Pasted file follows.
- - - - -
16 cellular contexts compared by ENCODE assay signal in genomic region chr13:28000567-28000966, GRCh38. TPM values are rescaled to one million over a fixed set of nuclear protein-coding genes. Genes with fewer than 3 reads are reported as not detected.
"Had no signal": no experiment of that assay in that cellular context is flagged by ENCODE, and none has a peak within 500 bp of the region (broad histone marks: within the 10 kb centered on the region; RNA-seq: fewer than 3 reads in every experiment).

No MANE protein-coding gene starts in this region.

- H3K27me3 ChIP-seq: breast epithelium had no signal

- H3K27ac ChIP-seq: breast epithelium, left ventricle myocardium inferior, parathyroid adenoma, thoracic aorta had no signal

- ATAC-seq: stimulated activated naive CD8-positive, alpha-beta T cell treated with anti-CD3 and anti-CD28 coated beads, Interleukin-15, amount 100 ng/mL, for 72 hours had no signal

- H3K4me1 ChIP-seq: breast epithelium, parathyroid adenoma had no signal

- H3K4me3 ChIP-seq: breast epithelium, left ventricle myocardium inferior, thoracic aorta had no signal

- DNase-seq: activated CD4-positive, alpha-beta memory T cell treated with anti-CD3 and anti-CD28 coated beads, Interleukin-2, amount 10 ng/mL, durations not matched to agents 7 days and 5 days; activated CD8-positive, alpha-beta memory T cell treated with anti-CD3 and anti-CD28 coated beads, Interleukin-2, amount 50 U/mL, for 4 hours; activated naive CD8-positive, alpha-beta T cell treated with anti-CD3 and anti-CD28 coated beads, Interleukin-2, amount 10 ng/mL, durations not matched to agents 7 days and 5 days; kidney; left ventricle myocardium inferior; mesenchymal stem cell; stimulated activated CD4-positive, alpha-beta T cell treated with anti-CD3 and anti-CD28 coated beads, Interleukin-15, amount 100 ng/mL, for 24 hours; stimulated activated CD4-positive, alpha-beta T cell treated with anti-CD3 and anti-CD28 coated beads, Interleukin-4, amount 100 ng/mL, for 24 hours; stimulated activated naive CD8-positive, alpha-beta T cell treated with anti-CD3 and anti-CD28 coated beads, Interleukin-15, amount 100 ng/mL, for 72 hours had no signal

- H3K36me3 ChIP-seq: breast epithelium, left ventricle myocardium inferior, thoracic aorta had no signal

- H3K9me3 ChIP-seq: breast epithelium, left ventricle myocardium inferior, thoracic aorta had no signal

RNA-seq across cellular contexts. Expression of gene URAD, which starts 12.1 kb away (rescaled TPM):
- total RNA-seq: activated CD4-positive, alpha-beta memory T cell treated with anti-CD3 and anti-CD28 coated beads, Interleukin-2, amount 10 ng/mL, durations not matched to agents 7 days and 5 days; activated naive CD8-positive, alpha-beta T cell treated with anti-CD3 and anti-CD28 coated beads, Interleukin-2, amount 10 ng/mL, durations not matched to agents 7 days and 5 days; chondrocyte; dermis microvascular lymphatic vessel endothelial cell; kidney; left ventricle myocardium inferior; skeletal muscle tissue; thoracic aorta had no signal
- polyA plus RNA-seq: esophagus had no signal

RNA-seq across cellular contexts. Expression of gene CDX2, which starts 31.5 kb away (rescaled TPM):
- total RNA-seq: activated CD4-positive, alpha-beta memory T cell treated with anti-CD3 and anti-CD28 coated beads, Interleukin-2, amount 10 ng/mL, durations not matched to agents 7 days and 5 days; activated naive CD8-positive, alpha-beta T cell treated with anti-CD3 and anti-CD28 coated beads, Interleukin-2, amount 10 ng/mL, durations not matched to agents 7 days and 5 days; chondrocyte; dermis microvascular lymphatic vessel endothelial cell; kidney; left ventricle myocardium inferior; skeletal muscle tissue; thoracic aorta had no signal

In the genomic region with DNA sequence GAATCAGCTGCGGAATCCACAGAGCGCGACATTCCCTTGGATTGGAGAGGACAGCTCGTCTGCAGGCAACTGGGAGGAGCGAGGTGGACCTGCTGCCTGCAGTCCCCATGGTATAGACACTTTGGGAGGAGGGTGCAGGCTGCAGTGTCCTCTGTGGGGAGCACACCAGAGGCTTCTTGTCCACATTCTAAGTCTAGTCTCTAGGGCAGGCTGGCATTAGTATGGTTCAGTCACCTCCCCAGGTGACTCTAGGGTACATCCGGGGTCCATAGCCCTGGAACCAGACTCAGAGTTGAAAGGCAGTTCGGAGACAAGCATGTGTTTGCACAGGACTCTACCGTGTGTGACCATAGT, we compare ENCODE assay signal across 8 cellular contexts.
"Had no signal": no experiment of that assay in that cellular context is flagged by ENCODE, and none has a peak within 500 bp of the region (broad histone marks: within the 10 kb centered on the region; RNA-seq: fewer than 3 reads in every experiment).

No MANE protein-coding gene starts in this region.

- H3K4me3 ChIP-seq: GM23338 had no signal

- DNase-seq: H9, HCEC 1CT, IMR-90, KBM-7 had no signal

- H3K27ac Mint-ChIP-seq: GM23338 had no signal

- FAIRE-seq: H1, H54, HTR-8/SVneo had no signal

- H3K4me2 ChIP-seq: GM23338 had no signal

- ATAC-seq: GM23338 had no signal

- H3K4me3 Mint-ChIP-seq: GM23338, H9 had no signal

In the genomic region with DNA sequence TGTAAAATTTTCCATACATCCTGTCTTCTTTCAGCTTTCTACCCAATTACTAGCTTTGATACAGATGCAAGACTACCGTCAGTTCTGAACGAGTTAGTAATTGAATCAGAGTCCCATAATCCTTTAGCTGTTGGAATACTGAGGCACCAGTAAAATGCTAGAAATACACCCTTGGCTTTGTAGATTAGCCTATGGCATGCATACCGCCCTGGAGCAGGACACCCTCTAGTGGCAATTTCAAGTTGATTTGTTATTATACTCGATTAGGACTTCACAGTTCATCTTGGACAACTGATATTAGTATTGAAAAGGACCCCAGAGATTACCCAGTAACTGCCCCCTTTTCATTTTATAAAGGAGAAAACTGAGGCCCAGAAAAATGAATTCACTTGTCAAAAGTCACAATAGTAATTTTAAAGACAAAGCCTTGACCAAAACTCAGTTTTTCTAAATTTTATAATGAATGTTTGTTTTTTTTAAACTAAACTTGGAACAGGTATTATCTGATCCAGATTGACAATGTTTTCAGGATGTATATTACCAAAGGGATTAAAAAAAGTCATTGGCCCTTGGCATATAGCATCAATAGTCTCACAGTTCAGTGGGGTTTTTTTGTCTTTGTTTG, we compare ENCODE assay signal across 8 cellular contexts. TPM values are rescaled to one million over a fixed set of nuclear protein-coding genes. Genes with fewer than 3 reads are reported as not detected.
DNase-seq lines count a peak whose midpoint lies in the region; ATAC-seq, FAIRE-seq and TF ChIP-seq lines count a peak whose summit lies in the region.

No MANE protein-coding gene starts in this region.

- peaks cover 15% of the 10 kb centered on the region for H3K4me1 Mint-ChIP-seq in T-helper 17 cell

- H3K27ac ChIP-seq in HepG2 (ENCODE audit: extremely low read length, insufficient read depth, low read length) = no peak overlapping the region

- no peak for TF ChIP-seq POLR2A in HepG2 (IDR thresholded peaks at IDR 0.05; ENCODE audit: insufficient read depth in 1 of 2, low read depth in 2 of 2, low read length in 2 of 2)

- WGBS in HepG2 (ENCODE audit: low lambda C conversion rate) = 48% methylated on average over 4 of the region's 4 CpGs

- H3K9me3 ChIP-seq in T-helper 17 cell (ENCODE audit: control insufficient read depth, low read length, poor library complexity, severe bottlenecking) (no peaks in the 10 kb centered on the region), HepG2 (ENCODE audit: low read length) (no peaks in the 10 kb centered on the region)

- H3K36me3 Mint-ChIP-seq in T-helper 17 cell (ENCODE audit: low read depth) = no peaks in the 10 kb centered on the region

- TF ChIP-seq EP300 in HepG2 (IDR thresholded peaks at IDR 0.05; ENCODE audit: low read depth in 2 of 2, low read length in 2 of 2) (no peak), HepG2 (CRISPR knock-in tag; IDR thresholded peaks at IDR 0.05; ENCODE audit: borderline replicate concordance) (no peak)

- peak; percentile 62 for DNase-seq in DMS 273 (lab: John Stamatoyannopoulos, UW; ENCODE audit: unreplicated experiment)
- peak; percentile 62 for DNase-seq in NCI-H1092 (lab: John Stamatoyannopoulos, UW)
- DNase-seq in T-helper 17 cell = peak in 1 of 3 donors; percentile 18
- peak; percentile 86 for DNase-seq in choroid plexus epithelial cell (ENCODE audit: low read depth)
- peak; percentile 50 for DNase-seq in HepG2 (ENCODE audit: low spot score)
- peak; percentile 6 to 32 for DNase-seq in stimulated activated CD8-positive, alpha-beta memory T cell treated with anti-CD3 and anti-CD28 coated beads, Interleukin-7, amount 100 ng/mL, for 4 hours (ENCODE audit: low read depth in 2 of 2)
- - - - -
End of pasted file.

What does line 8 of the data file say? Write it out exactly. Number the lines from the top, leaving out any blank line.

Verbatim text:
- H3K4me3 ChIP-seq: breast epithelium, left ventricle myocardium inferior, thoracic aorta had no signal